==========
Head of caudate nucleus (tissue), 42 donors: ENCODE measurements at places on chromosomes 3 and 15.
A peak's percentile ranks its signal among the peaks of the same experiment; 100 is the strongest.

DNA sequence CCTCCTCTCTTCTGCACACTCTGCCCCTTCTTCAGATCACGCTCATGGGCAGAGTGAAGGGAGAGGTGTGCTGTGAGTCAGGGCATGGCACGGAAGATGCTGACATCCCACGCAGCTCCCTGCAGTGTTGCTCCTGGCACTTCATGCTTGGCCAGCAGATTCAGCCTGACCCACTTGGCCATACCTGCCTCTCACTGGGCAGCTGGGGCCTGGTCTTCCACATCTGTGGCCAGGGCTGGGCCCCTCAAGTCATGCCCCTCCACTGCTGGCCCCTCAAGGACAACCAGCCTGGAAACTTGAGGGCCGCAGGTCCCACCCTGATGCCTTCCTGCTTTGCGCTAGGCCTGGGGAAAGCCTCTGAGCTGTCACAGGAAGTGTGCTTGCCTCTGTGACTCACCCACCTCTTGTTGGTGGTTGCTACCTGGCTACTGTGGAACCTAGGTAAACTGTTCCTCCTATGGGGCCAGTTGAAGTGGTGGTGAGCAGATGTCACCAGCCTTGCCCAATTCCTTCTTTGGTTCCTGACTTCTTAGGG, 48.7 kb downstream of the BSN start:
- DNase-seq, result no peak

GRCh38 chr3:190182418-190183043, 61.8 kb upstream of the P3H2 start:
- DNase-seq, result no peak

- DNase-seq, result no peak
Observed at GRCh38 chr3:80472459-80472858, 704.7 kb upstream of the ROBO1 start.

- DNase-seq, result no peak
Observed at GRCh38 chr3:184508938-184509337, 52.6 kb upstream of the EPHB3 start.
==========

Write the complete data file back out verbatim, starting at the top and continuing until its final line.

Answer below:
Head of caudate nucleus (tissue), 42 donors: ENCODE measurements at places on chromosomes 3 and 15.
A peak's percentile ranks its signal among the peaks of the same experiment; 100 is the strongest.

DNA sequence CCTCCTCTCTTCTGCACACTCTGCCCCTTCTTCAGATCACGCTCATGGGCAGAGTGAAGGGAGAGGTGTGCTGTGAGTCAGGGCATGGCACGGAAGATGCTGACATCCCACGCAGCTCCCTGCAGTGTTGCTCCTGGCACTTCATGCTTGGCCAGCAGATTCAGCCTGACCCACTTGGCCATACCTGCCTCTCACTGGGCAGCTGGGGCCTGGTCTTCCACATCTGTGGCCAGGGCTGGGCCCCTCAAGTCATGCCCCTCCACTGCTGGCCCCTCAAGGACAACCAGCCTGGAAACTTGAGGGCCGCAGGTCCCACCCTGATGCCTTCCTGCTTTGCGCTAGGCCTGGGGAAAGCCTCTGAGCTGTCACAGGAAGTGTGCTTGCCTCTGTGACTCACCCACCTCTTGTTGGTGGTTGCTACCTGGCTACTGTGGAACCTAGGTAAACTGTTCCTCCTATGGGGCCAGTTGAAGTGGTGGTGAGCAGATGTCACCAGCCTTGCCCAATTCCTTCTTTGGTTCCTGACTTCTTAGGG, 48.7 kb downstream of the BSN start:
- DNase-seq, result no peak

GRCh38 chr3:190182418-190183043, 61.8 kb upstream of the P3H2 start:
- DNase-seq, result no peak

- DNase-seq, result no peak
Observed at GRCh38 chr3:80472459-80472858, 704.7 kb upstream of the ROBO1 start.

- DNase-seq, result no peak
Observed at GRCh38 chr3:184508938-184509337, 52.6 kb upstream of the EPHB3 start.